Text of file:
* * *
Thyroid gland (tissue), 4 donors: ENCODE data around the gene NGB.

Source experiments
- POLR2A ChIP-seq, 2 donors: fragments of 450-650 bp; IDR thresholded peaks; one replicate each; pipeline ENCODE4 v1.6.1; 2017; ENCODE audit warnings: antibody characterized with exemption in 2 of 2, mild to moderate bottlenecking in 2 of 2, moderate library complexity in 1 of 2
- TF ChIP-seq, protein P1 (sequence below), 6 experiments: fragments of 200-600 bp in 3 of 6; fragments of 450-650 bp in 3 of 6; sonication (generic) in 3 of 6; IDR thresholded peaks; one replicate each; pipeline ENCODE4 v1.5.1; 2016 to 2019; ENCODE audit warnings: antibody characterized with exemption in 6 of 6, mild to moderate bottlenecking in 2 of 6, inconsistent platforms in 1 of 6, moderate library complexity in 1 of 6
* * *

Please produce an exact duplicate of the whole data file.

Thyroid gland (tissue), 4 donors: ENCODE data around the gene NGB.

Source experiments
- POLR2A ChIP-seq, 2 donors: fragments of 450-650 bp; IDR thresholded peaks; one replicate each; pipeline ENCODE4 v1.6.1; 2017; ENCODE audit warnings: antibody characterized with exemption in 2 of 2, mild to moderate bottlenecking in 2 of 2, moderate library complexity in 1 of 2
- TF ChIP-seq, protein P1 (sequence below), 6 experiments: fragments of 200-600 bp in 3 of 6; fragments of 450-650 bp in 3 of 6; sonication (generic) in 3 of 6; IDR thresholded peaks; one replicate each; pipeline ENCODE4 v1.5.1; 2016 to 2019; ENCODE audit warnings: antibody characterized with exemption in 6 of 6, mild to moderate bottlenecking in 2 of 6, inconsistent platforms in 1 of 6, moderate library complexity in 1 of 6